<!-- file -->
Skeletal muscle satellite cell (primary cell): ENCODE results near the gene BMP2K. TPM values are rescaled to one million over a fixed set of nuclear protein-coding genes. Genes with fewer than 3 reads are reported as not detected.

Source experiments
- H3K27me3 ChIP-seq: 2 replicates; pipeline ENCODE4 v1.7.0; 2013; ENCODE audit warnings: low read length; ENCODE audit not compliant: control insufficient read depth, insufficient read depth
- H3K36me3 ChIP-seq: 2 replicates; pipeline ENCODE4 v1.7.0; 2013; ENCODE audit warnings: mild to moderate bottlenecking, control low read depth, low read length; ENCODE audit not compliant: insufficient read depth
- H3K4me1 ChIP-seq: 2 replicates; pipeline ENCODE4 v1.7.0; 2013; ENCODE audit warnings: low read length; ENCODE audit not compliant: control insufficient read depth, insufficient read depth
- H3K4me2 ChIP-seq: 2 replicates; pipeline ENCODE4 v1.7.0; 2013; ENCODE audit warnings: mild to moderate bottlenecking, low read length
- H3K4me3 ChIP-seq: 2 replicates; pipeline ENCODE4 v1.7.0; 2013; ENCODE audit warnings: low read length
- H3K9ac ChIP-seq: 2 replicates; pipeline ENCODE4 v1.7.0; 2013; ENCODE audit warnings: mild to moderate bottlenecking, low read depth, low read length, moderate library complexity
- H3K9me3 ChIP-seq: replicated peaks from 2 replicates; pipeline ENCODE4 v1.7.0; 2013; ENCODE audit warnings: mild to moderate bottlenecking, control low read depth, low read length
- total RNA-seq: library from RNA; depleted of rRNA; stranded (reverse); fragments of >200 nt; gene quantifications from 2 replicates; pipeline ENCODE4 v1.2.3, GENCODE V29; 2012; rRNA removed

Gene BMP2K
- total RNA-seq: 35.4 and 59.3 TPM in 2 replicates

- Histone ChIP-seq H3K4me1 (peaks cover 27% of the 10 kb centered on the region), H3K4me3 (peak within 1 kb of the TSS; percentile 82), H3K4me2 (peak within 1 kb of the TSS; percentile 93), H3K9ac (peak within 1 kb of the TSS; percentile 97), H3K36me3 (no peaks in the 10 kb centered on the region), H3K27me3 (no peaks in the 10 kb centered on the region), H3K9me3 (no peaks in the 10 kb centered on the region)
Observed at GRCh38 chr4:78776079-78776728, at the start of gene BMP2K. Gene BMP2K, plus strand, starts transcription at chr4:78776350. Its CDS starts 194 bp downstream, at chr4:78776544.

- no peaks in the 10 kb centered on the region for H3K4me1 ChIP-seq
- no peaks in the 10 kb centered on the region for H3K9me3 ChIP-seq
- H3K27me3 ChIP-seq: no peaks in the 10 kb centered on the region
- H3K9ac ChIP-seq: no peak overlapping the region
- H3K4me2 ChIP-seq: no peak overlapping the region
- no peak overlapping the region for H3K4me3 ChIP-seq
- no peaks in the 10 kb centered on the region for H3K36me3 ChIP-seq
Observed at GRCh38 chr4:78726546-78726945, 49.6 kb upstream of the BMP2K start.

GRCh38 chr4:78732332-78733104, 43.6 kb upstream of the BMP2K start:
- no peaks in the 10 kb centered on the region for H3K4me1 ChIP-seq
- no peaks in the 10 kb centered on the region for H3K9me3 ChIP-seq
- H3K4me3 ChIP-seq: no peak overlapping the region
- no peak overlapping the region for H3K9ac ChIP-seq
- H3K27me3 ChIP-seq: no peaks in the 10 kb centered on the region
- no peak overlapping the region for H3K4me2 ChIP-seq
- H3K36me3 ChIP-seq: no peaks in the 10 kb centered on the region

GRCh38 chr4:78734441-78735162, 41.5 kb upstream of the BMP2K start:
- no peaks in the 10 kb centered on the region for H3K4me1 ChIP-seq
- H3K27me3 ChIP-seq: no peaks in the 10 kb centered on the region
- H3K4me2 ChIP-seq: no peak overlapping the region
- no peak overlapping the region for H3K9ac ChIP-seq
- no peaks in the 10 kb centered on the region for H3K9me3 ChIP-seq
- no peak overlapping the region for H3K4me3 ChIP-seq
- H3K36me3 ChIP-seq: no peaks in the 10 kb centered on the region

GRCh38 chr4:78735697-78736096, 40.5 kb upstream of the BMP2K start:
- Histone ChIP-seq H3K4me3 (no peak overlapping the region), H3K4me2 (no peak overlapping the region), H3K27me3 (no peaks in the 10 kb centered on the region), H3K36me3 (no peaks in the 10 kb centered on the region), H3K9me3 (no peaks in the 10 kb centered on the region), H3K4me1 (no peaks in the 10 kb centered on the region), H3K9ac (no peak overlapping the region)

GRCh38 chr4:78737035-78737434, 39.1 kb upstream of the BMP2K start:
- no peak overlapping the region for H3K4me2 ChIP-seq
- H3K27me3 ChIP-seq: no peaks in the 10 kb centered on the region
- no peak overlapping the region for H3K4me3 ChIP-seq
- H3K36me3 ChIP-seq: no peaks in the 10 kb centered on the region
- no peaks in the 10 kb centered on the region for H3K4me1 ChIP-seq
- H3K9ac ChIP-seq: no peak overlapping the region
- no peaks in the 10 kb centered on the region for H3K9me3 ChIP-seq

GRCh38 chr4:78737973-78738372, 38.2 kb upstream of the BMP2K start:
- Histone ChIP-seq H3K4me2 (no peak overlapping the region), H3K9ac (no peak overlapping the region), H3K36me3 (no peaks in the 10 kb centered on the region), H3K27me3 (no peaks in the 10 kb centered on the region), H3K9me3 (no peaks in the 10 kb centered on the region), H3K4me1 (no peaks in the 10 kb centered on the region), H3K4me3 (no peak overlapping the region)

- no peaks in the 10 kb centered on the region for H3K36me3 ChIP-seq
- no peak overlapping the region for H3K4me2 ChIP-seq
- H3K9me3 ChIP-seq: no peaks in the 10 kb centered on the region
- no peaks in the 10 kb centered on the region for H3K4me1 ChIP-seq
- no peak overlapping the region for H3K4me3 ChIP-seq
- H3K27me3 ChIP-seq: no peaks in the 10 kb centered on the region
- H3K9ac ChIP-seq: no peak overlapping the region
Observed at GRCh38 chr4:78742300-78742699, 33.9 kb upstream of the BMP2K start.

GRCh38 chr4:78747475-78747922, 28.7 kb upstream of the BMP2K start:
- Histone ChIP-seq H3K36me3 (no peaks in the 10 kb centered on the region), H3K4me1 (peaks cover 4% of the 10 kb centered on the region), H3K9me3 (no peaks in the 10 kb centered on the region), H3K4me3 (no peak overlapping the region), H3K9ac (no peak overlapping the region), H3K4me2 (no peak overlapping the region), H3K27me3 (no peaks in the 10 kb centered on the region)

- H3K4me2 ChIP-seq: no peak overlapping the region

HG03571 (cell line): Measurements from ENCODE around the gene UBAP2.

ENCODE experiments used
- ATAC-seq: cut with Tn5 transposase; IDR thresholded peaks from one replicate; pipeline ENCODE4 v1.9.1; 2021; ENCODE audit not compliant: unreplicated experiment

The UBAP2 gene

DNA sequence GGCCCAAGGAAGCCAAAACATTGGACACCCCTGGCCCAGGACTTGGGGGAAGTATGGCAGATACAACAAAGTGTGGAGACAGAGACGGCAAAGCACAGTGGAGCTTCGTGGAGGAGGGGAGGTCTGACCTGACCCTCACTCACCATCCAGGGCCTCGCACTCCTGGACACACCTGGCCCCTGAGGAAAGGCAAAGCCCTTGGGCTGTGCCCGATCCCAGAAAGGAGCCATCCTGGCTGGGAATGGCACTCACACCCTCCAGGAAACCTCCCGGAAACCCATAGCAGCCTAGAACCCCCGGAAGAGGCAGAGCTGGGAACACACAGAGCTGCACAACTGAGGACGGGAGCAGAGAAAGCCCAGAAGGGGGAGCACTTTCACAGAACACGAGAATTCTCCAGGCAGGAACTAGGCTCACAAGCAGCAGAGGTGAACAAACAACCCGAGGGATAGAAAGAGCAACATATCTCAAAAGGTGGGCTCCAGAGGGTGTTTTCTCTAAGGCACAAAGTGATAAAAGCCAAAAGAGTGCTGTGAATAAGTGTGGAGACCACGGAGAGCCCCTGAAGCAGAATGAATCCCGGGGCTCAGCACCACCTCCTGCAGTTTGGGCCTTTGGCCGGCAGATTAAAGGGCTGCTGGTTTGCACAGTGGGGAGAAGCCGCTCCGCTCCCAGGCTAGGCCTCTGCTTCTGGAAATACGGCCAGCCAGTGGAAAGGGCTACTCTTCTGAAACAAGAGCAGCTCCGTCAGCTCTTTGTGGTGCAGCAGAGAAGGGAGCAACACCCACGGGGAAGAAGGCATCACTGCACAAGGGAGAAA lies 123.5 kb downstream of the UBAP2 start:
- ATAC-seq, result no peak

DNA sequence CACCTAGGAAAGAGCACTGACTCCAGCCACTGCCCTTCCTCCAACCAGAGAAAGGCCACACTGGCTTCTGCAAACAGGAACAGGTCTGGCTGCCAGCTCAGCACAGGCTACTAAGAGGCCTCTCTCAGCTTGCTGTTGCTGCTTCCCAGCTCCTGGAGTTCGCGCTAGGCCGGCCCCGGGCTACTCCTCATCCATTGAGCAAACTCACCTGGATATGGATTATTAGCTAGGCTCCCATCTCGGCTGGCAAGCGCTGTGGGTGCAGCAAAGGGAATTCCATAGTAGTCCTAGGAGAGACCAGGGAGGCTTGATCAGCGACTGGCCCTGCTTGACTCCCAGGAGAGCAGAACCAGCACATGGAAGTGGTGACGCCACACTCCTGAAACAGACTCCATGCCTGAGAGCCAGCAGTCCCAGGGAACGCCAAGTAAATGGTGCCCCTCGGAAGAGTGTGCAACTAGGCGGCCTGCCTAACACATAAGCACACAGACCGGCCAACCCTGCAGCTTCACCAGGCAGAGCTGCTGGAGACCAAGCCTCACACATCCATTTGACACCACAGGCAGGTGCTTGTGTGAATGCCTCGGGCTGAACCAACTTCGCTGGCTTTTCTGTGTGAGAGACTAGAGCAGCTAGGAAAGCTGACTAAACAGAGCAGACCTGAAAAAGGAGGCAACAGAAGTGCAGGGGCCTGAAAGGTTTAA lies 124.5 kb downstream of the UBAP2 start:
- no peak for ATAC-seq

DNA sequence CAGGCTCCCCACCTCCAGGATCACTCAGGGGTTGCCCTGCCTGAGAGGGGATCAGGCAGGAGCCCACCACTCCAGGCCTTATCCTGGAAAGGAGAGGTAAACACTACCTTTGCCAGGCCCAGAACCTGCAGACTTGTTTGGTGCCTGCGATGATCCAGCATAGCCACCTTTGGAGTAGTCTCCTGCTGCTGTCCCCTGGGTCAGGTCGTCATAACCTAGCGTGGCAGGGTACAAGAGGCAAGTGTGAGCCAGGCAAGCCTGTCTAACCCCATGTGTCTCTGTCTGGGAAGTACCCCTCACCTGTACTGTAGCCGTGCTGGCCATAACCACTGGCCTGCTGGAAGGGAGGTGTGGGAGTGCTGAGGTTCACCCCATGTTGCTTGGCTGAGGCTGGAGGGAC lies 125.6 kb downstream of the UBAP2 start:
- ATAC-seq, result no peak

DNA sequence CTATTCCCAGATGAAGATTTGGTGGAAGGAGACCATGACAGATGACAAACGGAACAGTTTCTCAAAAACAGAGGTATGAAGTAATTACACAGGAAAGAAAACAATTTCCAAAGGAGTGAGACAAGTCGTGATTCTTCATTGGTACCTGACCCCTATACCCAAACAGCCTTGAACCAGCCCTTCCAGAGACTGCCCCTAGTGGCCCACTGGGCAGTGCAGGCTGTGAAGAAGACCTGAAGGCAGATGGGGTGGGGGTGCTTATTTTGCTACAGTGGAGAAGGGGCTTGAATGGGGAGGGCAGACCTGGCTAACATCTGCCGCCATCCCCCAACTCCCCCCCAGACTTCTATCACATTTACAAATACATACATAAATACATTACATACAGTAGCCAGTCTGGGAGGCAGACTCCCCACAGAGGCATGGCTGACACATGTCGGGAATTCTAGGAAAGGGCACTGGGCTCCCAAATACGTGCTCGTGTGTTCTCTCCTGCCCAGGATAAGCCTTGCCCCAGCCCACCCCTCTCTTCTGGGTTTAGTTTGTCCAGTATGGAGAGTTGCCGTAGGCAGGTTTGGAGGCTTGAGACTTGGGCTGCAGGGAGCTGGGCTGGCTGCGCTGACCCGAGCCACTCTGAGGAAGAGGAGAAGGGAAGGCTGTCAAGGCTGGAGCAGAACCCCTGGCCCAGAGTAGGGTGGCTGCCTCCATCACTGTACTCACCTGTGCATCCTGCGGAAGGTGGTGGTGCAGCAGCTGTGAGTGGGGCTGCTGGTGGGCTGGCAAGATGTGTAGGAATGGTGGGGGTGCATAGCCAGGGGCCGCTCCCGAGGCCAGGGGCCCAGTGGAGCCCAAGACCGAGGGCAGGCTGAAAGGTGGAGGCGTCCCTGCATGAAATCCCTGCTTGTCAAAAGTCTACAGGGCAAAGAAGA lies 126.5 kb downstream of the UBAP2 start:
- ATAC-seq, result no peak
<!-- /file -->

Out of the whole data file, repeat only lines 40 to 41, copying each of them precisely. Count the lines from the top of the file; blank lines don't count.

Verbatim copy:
- Histone ChIP-seq H3K4me3 (no peak overlapping the region), H3K4me2 (no peak overlapping the region), H3K27me3 (no peaks in the 10 kb centered on the region), H3K36me3 (no peaks in the 10 kb centered on the region), H3K9me3 (no peaks in the 10 kb centered on the region), H3K4me1 (no peaks in the 10 kb centered on the region), H3K9ac (no peak overlapping the region)

GRCh38 chr4:78737035-78737434, 39.1 kb upstream of the BMP2K start: